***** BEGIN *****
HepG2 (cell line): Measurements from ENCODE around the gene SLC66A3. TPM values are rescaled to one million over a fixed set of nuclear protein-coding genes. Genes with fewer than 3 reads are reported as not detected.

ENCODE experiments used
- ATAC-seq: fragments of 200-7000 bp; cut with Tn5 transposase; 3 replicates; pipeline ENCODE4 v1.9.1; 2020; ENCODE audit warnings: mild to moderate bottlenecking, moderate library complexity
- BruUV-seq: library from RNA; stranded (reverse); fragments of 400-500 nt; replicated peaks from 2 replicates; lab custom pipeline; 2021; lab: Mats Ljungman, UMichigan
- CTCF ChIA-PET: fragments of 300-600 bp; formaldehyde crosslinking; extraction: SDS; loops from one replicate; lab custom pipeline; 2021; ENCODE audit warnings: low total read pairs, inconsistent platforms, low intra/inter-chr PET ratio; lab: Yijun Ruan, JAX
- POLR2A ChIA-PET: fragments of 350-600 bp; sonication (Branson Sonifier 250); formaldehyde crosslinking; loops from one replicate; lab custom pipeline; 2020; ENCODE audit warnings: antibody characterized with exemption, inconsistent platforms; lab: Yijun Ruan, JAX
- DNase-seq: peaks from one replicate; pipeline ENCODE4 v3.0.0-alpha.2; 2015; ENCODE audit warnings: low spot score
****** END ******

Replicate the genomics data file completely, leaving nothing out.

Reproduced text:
HepG2 (cell line): Measurements from ENCODE around the gene SLC66A3. TPM values are rescaled to one million over a fixed set of nuclear protein-coding genes. Genes with fewer than 3 reads are reported as not detected.

ENCODE experiments used
- ATAC-seq: fragments of 200-7000 bp; cut with Tn5 transposase; 3 replicates; pipeline ENCODE4 v1.9.1; 2020; ENCODE audit warnings: mild to moderate bottlenecking, moderate library complexity
- BruUV-seq: library from RNA; stranded (reverse); fragments of 400-500 nt; replicated peaks from 2 replicates; lab custom pipeline; 2021; lab: Mats Ljungman, UMichigan
- CTCF ChIA-PET: fragments of 300-600 bp; formaldehyde crosslinking; extraction: SDS; loops from one replicate; lab custom pipeline; 2021; ENCODE audit warnings: low total read pairs, inconsistent platforms, low intra/inter-chr PET ratio; lab: Yijun Ruan, JAX
- POLR2A ChIA-PET: fragments of 350-600 bp; sonication (Branson Sonifier 250); formaldehyde crosslinking; loops from one replicate; lab custom pipeline; 2020; ENCODE audit warnings: antibody characterized with exemption, inconsistent platforms; lab: Yijun Ruan, JAX
- DNase-seq: peaks from one replicate; pipeline ENCODE4 v3.0.0-alpha.2; 2015; ENCODE audit warnings: low spot score